If the throttle is open too far at idle, then the transfer slot won't work properly and it'll have a lovely off idle stumble/bog.  Thus my question about the transfer slot.  (If it has one!)

Curtis
Curtis UltimaDork
8/11/19 7:42 p.m.

I'm with Knurled.  That screw is likely an air bleed.  Older Carter carbs did this too.

Clem, you're obviously knowledgeable on all of this, so forgive me if this sounds elementary.  Many times folks get an engine running and have trouble getting the timing/idle speed nailed down.  Advancing the timing raises the idle, but depending on the vacuum source, raising the idle advances or retards the timing.  The go-to solution when you start an assembly is to raise the idle to keep it running so you can set things.  If you raise the idle, you uncover the vacuum slot (which in a ported-vac system abnormally advances the dizzy, or in a manifold vacuum abnormally retards the dizzy.)

From that tune, it's a difficult thing to get right.  What I was discussing before is that idle timing is pretty inconsequential.  You could alter it from 2 degrees to 30 degrees advance and not hurt a thing.  My suggestion is to add advance first.  If you get kickback on the starter, you've gone too far.  Just put a bunch of initial into the timing.  If you start with too much timing and back it off, it's nearly always a shoe-in that you'll nail it.  If you start with too much idle and retard the timing, you run the risk of getting the numbers right but still having the vacuum port uncovered because you'll get pretty numbers before you reach the actual setting you need.

The typical downfall with this is because people read that they need 9 degrees initial timing and they're afraid to get it too far off.  They start conservative and advance a little bit until the engine runs.  The "X degrees of initial" is only a benchmark for the factory advance curve.  The important part is how it acts at high loads.  You won't damage anything by getting too much advance at idle.

Newbie way:  try to slowly and carefully sneak up on X degrees initial until it runs and then set idle.

Pro way:  Advance the berkeley out of it.  You might get the #6 cylinder firing while the intake valve is open and the backfire will make your neighbors call the cops, but it won't hurt a thing.  The secret is to have too much advance and too little throttle.  Back off the advance and then open the throttle.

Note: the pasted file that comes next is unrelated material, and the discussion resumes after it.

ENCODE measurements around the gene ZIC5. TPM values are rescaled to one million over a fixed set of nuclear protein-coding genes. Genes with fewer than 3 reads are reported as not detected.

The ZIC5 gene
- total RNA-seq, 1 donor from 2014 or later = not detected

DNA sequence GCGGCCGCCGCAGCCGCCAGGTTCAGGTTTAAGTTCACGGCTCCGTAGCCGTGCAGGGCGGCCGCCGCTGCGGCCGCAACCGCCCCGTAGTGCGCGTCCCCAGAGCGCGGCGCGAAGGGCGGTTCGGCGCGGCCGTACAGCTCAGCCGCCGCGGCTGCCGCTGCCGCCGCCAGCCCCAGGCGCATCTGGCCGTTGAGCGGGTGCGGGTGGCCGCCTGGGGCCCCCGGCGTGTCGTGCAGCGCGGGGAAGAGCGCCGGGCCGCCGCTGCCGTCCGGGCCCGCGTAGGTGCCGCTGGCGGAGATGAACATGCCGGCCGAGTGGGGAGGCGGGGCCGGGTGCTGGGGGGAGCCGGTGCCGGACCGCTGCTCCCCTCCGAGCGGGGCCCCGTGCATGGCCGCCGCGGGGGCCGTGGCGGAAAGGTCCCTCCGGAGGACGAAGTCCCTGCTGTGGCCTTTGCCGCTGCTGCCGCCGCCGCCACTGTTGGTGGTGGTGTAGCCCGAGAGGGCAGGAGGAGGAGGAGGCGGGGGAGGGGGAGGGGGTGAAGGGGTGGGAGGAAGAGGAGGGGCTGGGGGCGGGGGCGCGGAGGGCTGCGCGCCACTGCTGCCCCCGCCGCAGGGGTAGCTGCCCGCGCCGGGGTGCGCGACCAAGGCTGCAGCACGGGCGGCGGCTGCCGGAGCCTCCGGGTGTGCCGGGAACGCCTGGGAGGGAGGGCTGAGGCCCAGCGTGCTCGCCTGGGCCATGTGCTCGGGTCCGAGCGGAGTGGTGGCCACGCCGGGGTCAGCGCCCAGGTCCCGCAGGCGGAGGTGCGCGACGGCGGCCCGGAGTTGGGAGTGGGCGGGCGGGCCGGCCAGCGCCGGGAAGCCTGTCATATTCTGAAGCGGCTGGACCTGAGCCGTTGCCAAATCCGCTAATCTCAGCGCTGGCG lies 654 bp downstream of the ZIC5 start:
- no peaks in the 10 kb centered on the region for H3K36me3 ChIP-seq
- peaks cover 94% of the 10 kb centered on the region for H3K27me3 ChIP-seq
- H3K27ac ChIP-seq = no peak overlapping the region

Bench-set the idle to spec or a little bit lower.  Guess on the timing and advance a wee bit from there.  Much easier to start with too much timing and too little idle.  Sneak the timing down

iceracer
iceracer UltimaDork
8/11/19 7:46 p.m.

In reply to ClemSparks :

Vacuum seems low

ClemSparks
ClemSparks UltimaDork
8/11/19 8:06 p.m.

Well.

I took the carburetor off to check on stuff and answer some of the questions you all asked.

I have some photos I can add but...

When I put it back on (without knowingly making any changes) it runs fantastically with no bog.  At least on the brief driveway testing I did.  More testing to come but hopefully it will remain "fixed".

Obviously something was amis.  I don't know what it was (Didn't see anything obvious) but evidently it's more righter now.

sergio
sergio Reader
8/11/19 8:07 p.m.

I wonder if the exhaust leak has caused the intake runner gasket next to be burned out causing a vacuum leak.  

Knurled.
Knurled. MegaDork
8/11/19 8:13 p.m.

In reply to sergio :

200s don't have intake gaskets, do they?  I thought all the small sixes (sold in the US anyway) had cast in place intake manifolds.

ClemSparks
ClemSparks UltimaDork
8/11/19 8:14 p.m.
Curtis said:

By the way, that blue color is the exact color I painted my old boat which now belongs to my nephew

Behold, the Blue Goose:

Cool boat!  Now that I think of it, we had a Sweet 16 Sailboat that was approximately this color.

This is the 3rd Ford (that I can remember) from the early '80s that I've owned in this color.  My first was an '80 mustang in about 1992.  Then an '84 F350 circa 2008.

I wouldn't seek out this color (on a car/truck...it looks great on the boat) but it's just kind of nostalgic for me by now. 

I

ClemSparks
ClemSparks UltimaDork
8/11/19 8:23 p.m.
Curtis said:

I'm with Knurled.  That screw is likely an air bleed.  Older Carter carbs did this too.

Clem, you're obviously knowledgeable on all of this, so forgive me if this sounds elementary.  Many times folks get an engine running and have trouble getting the timing/idle speed nailed down.  Advancing the timing raises the idle, but depending on the vacuum source, raising the idle advances or retards the timing.  The go-to solution when you start an assembly is to raise the idle to keep it running so you can set things.  If you raise the idle, you uncover the vacuum slot (which in a ported-vac system abnormally advances the dizzy, or in a manifold vacuum abnormally retards the dizzy.)

From that tune, it's a difficult thing to get right.  What I was discussing before is that idle timing is pretty inconsequential.  You could alter it from 2 degrees to 30 degrees advance and not hurt a thing.  My suggestion is to add advance first.  If you get kickback on the starter, you've gone too far.  Just put a bunch of initial into the timing.  If you start with too much timing and back it off, it's nearly always a shoe-in that you'll nail it.  If you start with too much idle and retard the timing, you run the risk of getting the numbers right but still having the vacuum port uncovered because you'll get pretty numbers before you reach the actual setting you need.